New technology matters to small and medium businesses just as much as it does to massive corporations. To help you stay ahead of the curve, we’ve identified some major tech coming your way.
How do you choose the right technology for small businesses? For SMEs, the latest, greatest technology can be an expense that’s hard to justify. Indeed, get your security right and install a solid IT backbone, and you don’t necessarily need flash gadgets to help your business.
But there are some newer technologies that all businesses should be aware of. Not only could some of these become increasingly mainstream, they should also become far more affordable. Whether that will make them worth buying into remains be seen, of course, but it never hurts to be prepared.
Augmented & Virtual Reality
Although associated largely with gaming, both augmented reality and virtual reality have huge potential for business too. Forecasts from Cisco suggest that demand for both technologies will grow over the next five years, but AR has already shown greater uptake in industrial settings, and we’d wager that’s likely to continue.
While VR could be useful for virtual tours and demonstrations, the need for customers to wear a headset probably makes it too inconvenient and costly for most small businesses.
AR, meanwhile, offers a wealth of possibilities, including interactive maps and information overlays. Best of all, it can be achieved with a smartphone – something most customers will have in their pockets already.
The Internet Of Things
Put simply, the Internet of Things (IoT) refers to internet-connected objects that aren’t computers – think household appliances, vehicles and so on. The potential benefits for business are seemingly limitless.
Take smart fridges, for example. Not only could they tell food sellers when they need additional stock or when expiry dates are approaching, if the public have them at home, they could also influence buying habits.
Sensors will also play a major role in IoT applications. Using these, businesses can track all kinds of behaviour about their customers, including where they are, what things they’re touching and how they interact with their environment.
The world is running out IP addresses, the unique numerical identifiers that are central to the workings of the internet. The good news is that the current system, IPv4, already has a replacement: IPv6. This allows for far more unique IP addresses than its predecessor – around 340 undecillion (the exact number is a lot more ridiculous).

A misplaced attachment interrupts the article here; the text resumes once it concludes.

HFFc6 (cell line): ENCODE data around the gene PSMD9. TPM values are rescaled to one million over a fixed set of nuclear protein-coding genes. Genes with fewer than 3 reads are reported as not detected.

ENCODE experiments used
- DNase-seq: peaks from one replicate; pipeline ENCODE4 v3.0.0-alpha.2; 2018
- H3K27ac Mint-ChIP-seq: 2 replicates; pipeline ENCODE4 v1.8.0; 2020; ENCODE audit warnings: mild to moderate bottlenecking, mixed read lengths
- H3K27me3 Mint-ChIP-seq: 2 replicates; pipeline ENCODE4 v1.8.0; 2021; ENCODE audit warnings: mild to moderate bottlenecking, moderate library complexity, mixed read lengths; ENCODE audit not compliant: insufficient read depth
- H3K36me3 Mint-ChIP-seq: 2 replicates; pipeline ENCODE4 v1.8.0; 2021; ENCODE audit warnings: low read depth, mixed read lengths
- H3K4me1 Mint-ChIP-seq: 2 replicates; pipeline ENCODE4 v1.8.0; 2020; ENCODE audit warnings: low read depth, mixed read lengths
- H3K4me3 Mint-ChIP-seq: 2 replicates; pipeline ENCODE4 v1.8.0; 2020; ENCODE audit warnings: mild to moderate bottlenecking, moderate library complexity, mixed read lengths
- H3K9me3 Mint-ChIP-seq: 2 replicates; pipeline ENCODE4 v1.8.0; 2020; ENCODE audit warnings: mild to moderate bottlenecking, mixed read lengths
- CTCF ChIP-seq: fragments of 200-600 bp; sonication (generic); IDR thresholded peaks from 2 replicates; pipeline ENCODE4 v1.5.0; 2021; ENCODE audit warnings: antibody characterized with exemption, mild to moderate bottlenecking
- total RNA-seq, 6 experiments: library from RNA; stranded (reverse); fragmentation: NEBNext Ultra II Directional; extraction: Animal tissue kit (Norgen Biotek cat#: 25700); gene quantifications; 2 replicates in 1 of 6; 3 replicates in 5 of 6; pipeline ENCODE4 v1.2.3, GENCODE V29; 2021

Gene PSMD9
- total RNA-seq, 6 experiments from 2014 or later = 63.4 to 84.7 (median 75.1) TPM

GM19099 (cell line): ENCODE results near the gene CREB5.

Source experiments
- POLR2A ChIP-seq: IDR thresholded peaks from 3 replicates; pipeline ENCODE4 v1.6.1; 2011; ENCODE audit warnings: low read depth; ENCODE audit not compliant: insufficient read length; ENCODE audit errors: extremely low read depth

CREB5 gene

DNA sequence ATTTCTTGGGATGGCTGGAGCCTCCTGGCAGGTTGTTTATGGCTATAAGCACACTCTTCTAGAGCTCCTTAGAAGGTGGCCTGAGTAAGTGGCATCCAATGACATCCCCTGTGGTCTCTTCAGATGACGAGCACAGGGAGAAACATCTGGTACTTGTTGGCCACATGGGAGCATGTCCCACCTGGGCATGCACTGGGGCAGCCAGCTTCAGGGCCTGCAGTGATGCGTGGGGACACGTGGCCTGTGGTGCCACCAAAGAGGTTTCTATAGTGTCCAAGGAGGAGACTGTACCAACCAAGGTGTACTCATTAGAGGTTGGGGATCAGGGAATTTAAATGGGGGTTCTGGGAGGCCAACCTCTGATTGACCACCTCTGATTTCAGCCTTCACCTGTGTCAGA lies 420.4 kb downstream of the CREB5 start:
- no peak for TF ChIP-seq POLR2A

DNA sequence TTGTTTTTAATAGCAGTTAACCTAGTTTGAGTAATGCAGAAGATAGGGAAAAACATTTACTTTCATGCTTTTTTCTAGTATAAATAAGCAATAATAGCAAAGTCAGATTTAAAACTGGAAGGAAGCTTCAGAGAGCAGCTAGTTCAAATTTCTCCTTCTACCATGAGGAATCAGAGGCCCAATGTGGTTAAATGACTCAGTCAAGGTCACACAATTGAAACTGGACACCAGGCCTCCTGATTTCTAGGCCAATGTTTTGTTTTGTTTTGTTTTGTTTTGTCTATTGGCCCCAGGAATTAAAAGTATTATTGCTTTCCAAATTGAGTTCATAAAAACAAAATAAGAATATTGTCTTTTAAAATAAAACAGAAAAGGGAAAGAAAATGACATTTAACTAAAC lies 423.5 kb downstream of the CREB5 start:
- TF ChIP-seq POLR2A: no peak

Already a significant player in modern business, artificial intelligence is expected to continue strengthening its position. The potential ramifications are numerous and wide-reaching, but one that stands out is automation. Tasks that were once designated to staff members could be given to computers, which will leave all firms, including small businesses, with a dilemma to face: do they trim their staff numbers or reassign them to different tasks or departments?
For many years the preserve of science-fiction films, controlling computers by talking to them is now very much a reality. Indeed, not only is it possible, it’s actually popular, as the success of digital assistants like Alexa, Siri, Cortana and Google Assistant prove.
If this trend continues as it has, then SMEs should sit up and take notice. Customers who are used to asking for machines for information may want to do the same when they visit your place of business. Long term, they might even grow to expect it.
Although wearable technology hasn’t taken the world by storm in quite the way it was expected to, tech analyst Gartner still expects sales to grow. Oddly, the vast majority of its predicted numbers are for Bluetooth headsets, but it also predicts growth in smartwatch and head-mounted display sales.
The rise of cryptocurrencies, particularly Bitcoin, has given businesses of all sizes an alternative way of taking payment from customers. The legal and tax implications associated with this aren’t fully established yet, but it’s probably safe to say Bitcoin isn’t going away any time soon.
Furthermore, blockchain, the technology that makes Bitcoin work, has more far more uses beyond cryptocurrency. As a practically incorruptible shared database of information, it could potentially be used for identity management, land title registration and stock trading, among other things.
As more and more of the business world moves into the digital space, it’s hard to imagine that any company, large or small, will be able to avoid the impact of blockchain technology.
Do Small Businesses Really Need These Things?
It depends. For some businesses, a very minimal amount of technology is needed - perhaps some computers to process customer information and payments, Microsoft Office to create documents, and some smartphones to keep workers connected. Others meanwhile will depend on it more. But even the most old fashioned of companies can use technology to give themselves an edge. No, it might not be entirely necessary, but it can be hugely beneficial.
Of course, not everyone has time to follow the latest technological trends: if you're busy running your business, you'll no doubt have other things on your mind. In that's the case for you, then it might be worth considering expert consultancy, which can help you to make the right decisions about where to invest your IT budget.
The other option is to just continue working as you always have. That might be viable for a while, but if your competition has one eye to the future, how long will it be till you get left behind?